The Steering Committee of the Coalition to Preserve Rehabilitation (“CPR”), a coalition of 57 organizations that advocate for policies to ensure access to rehabilitative care so that individuals can regain and/or maintain the maximum level of health and independent function, recently submitted comments expressing concern about a proposed CMS Demonstration project for inpatient rehab facilities/hospitals (IRFs). The Center for Medicare Advocacy serves on the CPR Steering Committee.
The Review Choice Demonstration involves reviews of Medicare claims. Under the Demonstration, IRFs will be subject to “100% pre-claim or post-payment review for their Medicare claims until they meet the ‘target affirmation rate,’” at that point, they can forgo the 100% pre- or post-payment review but would still be subject to selective review or so-called “spot checks” on 5% of their claims. The Demonstration is scheduled to be implemented in Alabama on August 21, 2023, before expanding to Pennsylvania, Texas, and California, and eventually other states in several Medicare Administrative Contractor (“MAC”) jurisdictions. CPR submitted comments regarding the proposed Demonstration, raising concerns that it will limit access to IRF care for people who need it and qualify under appropriate Medicare criteria.
On July 26, CMS issued a revision of the proposed Demonstration guidelines, incorporating several changes suggested by CPR and recognizing key Medicare coverage standards long championed by the Center for Medicare Advocacy. As CPR notes:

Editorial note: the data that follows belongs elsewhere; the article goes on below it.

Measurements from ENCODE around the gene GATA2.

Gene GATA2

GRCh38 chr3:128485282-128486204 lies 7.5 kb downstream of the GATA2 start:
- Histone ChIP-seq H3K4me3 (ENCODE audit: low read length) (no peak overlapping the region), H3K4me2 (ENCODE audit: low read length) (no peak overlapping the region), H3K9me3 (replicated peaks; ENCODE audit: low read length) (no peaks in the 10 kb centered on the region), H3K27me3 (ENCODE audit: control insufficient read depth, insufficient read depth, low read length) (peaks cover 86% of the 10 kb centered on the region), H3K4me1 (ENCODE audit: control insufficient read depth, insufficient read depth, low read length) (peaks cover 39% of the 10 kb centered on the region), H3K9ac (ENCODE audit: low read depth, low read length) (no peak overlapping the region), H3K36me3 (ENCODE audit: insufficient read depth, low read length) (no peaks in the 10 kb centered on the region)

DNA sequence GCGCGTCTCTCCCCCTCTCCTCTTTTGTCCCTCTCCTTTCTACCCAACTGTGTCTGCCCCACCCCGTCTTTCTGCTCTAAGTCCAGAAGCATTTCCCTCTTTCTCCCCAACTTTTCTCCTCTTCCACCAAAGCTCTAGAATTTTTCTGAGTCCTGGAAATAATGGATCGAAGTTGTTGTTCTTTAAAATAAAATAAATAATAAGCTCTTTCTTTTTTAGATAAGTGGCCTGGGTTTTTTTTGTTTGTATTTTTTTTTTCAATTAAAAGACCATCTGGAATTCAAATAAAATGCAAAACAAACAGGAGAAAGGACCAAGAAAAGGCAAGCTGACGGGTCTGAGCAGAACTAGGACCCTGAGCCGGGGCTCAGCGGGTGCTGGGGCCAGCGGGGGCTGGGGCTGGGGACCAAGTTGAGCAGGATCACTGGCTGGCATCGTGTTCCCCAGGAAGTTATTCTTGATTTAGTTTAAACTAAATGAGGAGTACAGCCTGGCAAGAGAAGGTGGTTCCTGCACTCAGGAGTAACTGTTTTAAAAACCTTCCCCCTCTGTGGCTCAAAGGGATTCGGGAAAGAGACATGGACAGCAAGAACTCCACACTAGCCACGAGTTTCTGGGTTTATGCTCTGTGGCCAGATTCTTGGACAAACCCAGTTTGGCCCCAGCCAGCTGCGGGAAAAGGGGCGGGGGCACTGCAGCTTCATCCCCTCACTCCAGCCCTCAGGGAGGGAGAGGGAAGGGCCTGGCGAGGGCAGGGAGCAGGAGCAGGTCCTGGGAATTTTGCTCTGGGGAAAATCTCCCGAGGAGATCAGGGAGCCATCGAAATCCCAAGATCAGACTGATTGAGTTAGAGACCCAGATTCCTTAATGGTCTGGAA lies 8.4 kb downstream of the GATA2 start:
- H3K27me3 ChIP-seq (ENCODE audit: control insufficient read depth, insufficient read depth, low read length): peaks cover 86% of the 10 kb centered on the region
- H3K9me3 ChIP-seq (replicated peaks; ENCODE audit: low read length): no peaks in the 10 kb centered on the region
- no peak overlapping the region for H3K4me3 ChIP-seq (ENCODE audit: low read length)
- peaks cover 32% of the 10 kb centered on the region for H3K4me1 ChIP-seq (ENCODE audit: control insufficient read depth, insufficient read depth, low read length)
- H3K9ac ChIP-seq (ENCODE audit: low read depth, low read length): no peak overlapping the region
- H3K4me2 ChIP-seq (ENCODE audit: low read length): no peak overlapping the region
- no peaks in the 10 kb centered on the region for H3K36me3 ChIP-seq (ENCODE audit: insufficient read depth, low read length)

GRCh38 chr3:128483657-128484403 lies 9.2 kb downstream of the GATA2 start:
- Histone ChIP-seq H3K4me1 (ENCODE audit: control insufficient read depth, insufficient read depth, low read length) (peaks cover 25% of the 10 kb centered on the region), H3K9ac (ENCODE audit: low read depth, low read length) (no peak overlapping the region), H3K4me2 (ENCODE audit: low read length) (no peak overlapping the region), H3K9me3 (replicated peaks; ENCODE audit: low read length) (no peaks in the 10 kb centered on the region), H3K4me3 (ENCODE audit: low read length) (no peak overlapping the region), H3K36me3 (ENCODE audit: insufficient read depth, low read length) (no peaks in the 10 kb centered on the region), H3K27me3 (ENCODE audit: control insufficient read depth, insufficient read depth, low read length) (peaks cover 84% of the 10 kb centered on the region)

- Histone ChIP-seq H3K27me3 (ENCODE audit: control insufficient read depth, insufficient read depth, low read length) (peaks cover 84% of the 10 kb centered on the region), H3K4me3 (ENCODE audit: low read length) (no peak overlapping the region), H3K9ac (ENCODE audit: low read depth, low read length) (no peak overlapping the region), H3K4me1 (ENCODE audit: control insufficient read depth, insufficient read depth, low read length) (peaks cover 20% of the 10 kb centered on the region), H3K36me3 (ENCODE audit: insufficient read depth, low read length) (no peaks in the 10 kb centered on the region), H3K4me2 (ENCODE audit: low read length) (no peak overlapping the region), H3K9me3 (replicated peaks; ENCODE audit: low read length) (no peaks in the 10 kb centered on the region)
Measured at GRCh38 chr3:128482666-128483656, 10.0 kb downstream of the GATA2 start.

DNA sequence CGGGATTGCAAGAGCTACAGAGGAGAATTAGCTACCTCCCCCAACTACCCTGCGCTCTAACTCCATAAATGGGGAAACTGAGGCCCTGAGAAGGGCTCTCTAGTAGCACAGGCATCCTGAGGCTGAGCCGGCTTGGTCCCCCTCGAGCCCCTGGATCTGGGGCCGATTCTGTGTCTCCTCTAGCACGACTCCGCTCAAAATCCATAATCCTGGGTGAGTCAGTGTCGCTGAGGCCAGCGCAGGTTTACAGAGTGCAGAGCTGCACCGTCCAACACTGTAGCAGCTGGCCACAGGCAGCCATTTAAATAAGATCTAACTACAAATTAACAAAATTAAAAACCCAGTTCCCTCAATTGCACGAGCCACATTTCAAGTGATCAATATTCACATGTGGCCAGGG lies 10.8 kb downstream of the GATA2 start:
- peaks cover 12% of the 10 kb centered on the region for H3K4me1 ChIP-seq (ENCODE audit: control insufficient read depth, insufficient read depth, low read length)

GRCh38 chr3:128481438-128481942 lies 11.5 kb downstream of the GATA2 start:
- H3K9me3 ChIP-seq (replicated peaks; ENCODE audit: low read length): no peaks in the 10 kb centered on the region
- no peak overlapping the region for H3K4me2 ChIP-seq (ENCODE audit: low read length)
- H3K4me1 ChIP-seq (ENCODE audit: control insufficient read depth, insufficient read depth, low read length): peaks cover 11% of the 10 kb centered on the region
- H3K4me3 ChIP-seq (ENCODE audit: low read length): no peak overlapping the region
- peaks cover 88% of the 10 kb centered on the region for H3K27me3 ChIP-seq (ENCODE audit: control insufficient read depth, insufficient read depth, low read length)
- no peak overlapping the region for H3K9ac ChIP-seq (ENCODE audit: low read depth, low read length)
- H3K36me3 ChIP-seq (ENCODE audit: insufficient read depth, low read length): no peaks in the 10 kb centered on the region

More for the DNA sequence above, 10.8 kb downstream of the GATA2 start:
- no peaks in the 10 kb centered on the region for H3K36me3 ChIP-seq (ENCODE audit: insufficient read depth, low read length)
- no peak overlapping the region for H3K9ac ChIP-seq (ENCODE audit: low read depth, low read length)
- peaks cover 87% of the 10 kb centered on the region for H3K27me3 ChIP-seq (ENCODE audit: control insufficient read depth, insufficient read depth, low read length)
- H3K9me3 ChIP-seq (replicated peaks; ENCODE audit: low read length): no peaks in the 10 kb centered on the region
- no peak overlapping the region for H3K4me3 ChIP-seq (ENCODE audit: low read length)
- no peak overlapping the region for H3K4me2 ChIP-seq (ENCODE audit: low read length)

“in particular, CMS addressed the CPR Coalition’s concerns relating to [Medicare] reviewers utilizing “rules of thumb” to improperly and categorically deny claims, which is barred under the Hooper v. Sullivan case. CMS added language in the revised operational guide (see below) to clarify that MACs must determine medical necessity based on the individual facts and circumstances of each case, and not on the basis of any threshold of therapy time (See, IRF RCD Operational Guide (PDF)).”
The Center for Medicare Advocacy, lead counsel in the Hooper lawsuit, is grateful to CMS for these important revisions. The revisions include the following new language, in bold, below:
Under current industry standards, this intensive rehabilitation therapy program generally consists of at least three hours of therapy per day and at least five days per week. In certain well-documented cases, this intensive rehabilitation therapy program may consist of at least 15 hours of intensive rehabilitation therapy per week. However, this is not the only way that such intensity of services can be demonstrated. The reviewer shall determine medical necessity of the intensive rehabilitation therapy program based on the individual facts and circumstances of the case, and not on the basis of any threshold of therapy time (IRF RCD Operational Guide (PDF).